Saturday, November 14, 2015

S4A (Scratch for Arduino) Project - A Math Game using LEDs: Version 2, with a Single Sprite

Here is a much simpler version of the previous Math Game using LEDs: The aim is to design an interactive Math video game, where you ask questions and if your answer is right, an LED lights up. In the previous version, you had two sprites that communicate with each other, checking the values of variables. In this much simpler version, there is just a single sprite - the Arduino sprite itself, that asks questions and checks the answers for correctness. This version takes away any complication involved in maintaining a communication channel between the sprites, and is probably the easiest way to start off. The following is a formal lesson plan for the same; a set of slides are also provided. The assignment is intended for students in Grade 5 and higher.


A gentle introduction to the Arduino hardware, with S4A (Scratch for Arduino) as the IDE.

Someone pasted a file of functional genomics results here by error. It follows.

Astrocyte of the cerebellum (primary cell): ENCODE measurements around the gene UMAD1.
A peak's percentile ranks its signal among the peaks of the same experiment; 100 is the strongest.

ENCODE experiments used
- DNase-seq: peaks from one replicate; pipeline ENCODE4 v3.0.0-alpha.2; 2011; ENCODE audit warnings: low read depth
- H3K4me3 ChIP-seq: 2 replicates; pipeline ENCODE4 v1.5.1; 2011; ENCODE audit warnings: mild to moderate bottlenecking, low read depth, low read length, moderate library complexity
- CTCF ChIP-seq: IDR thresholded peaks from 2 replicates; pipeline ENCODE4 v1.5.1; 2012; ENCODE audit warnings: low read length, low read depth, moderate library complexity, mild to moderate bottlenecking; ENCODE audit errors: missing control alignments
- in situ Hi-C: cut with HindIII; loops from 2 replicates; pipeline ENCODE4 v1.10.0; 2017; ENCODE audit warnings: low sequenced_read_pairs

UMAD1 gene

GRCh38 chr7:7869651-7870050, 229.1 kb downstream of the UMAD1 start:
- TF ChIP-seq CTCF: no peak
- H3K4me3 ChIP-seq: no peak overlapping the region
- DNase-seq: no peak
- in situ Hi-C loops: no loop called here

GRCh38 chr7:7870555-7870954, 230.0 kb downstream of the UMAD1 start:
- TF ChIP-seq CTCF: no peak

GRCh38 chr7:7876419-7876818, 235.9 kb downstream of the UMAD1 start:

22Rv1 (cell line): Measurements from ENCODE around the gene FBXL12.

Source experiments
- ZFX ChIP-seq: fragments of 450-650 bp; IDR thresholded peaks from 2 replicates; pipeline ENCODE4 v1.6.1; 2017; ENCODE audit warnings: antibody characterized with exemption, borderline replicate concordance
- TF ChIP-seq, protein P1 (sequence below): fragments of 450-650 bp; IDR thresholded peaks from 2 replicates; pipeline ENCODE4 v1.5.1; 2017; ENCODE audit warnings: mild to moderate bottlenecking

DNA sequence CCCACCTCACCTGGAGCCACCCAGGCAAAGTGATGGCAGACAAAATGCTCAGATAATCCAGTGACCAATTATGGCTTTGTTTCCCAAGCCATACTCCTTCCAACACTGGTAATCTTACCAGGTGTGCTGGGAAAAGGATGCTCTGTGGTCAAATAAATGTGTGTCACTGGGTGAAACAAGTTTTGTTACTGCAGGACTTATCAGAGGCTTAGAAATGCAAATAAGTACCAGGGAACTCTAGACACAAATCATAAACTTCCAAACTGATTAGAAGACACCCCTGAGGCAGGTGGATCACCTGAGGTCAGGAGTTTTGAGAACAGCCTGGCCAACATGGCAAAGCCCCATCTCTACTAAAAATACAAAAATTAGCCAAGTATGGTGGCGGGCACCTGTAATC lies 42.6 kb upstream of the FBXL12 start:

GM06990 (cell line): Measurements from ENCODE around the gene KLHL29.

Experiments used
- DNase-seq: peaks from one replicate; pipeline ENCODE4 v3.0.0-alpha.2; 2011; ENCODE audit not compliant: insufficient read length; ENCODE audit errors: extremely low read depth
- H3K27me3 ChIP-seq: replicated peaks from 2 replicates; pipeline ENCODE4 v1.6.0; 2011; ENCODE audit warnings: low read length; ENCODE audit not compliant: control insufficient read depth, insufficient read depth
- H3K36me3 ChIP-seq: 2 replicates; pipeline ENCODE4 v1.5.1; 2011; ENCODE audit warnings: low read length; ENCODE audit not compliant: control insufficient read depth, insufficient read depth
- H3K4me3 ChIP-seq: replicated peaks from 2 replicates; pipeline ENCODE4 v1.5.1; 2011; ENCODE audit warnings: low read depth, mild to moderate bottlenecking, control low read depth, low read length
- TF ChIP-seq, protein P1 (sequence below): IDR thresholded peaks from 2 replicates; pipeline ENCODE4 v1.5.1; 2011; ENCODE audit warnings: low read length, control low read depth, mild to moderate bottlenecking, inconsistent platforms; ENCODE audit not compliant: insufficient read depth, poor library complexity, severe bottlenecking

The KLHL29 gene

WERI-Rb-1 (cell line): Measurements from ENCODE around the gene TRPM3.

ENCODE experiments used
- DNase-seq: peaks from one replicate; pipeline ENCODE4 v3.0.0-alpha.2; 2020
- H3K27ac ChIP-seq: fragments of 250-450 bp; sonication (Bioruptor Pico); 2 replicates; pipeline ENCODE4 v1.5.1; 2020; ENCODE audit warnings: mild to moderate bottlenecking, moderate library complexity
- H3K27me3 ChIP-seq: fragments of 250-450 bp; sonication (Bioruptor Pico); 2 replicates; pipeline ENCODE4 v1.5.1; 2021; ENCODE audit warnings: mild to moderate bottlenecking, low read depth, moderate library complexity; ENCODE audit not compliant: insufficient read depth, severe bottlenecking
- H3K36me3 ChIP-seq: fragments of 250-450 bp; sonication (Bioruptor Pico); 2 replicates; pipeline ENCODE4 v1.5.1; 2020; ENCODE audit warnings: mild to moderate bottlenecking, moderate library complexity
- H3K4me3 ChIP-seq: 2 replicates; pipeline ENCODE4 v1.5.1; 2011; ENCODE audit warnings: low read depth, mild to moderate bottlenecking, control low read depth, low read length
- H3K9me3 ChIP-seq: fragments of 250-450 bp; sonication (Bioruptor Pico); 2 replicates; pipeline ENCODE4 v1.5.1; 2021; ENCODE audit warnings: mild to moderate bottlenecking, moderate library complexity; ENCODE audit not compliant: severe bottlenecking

Introduce the students to the Arduino platform, via a simple project to light up an LED. The students use their knowledge of reactive programming & conditionals
from the previous classes (the Food Chain and the Pong Game) to design a Math video game that asks questions and waits for answers from the user. The answers are checked for their correctness, and if correct, an LED on the Arduino board lights up.

Computer Science Concepts

  • Designing interactive programs
  • Conditionals
  • Comparators
  • Timing
  • Variables

Common Core Standards

  • Variables

  • 1-1.5 hrs

  • Software Development Environment: S4A (Scratch for Arduino)
  • Arduino Uno
  • USB cable to connect the Arduino to the laptop
  • Breadboard